Study of Angry Mice Could Find Drugs to Prevent Pathological Rage

Wednesday, June 20, 2012 - 15:30 in Health & Medicine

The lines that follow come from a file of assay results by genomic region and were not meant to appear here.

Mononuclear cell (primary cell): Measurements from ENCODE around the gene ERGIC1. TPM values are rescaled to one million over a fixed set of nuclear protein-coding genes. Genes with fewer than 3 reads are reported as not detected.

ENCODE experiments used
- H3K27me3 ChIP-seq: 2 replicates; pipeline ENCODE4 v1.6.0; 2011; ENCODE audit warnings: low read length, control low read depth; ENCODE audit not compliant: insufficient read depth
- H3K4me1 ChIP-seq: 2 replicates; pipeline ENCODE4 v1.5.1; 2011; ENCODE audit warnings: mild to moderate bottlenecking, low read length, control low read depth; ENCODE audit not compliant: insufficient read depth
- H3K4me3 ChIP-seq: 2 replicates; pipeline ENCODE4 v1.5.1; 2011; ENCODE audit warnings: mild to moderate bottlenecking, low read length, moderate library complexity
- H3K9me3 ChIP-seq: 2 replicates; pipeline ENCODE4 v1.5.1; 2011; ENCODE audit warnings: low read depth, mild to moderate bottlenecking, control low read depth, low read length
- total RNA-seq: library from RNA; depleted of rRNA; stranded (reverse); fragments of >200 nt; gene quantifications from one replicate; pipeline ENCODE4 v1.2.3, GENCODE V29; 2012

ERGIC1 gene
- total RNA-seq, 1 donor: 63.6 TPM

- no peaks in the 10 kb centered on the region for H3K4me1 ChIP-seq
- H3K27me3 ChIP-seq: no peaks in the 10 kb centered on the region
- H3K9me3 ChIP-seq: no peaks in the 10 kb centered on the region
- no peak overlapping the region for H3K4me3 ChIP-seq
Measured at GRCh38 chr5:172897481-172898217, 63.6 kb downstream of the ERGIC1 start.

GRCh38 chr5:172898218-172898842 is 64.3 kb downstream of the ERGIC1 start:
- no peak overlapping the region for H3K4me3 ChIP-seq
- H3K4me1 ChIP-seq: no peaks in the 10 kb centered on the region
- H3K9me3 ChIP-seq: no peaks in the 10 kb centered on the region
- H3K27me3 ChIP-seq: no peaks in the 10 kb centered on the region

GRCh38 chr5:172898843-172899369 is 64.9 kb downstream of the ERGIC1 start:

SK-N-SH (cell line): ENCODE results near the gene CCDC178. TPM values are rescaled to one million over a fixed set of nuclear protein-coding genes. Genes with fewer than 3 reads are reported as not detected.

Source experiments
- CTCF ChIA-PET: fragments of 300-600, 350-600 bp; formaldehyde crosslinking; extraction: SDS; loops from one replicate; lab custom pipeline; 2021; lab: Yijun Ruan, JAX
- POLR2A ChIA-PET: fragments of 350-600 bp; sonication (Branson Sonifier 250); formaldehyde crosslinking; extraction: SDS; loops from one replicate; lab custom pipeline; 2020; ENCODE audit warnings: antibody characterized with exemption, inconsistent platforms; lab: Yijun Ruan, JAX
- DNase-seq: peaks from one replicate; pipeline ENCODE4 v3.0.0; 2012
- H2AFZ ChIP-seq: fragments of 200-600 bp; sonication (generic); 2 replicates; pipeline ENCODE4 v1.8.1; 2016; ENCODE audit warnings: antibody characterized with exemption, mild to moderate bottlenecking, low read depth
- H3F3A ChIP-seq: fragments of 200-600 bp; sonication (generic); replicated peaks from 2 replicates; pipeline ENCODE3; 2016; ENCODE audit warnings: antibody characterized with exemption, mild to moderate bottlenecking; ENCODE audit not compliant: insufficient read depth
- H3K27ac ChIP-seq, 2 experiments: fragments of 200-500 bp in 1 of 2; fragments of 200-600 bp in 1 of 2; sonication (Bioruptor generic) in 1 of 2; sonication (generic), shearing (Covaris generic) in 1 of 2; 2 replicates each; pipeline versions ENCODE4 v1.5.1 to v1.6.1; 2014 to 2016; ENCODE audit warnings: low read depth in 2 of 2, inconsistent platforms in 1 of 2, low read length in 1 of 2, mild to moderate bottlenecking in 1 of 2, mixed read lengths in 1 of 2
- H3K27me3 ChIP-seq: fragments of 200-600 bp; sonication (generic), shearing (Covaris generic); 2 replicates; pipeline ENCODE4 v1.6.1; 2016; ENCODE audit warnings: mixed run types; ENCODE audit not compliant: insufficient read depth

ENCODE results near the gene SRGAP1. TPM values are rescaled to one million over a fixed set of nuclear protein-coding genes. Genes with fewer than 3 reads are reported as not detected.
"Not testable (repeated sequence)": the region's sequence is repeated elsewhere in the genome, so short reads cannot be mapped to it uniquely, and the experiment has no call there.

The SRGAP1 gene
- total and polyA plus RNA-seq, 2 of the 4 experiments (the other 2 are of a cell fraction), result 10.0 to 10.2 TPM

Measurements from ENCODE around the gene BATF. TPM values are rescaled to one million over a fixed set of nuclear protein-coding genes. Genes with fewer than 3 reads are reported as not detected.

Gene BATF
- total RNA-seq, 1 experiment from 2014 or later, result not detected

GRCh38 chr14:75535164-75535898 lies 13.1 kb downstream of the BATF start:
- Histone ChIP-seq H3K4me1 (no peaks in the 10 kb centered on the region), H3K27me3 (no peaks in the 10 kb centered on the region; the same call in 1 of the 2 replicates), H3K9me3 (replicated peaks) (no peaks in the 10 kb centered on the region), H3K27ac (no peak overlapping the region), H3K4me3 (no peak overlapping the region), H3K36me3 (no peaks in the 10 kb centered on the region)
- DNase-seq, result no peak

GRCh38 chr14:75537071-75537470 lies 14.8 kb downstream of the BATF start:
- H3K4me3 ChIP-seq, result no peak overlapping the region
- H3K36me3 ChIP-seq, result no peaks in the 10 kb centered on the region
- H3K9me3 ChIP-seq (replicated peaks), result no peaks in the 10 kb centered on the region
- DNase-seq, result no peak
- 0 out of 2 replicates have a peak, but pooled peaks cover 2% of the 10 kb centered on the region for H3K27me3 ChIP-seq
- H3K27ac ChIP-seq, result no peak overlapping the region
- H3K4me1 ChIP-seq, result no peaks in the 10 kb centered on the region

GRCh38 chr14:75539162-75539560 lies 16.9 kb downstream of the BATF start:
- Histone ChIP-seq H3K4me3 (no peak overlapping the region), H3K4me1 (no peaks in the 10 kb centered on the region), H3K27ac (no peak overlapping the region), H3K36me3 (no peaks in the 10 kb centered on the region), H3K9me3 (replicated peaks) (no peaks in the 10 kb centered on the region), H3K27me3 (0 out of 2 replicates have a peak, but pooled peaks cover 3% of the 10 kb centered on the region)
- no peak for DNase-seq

I Will Have My Revenge Wikimedia Commons Shutting down a brain receptor in mice - a receptor that also exists in humans - can block pathological rage, a new study says. We didn't realize that mice could experience pathological rage. But stopping it, and the impulsive violence that could result, would be a way to treat the types of aggression that are common in some neurological and psychological disorders in people. Previous research showed that low levels of an enzyme called monoamine oxidase A is involved in aggression. If MAO sounds familiar, it may be because of MAOI, monoamine oxidase inhibitors. MAOs catalyze the uptake of serotonin, and inhibiting them can be used to fight depression. MAOIs are also used to treat anxiety, migraines and even Parkinson's. MAOs are naturally occurring enyzmes, and mice (and men) who lack them respond violently to stress. This is especially true when the lack...

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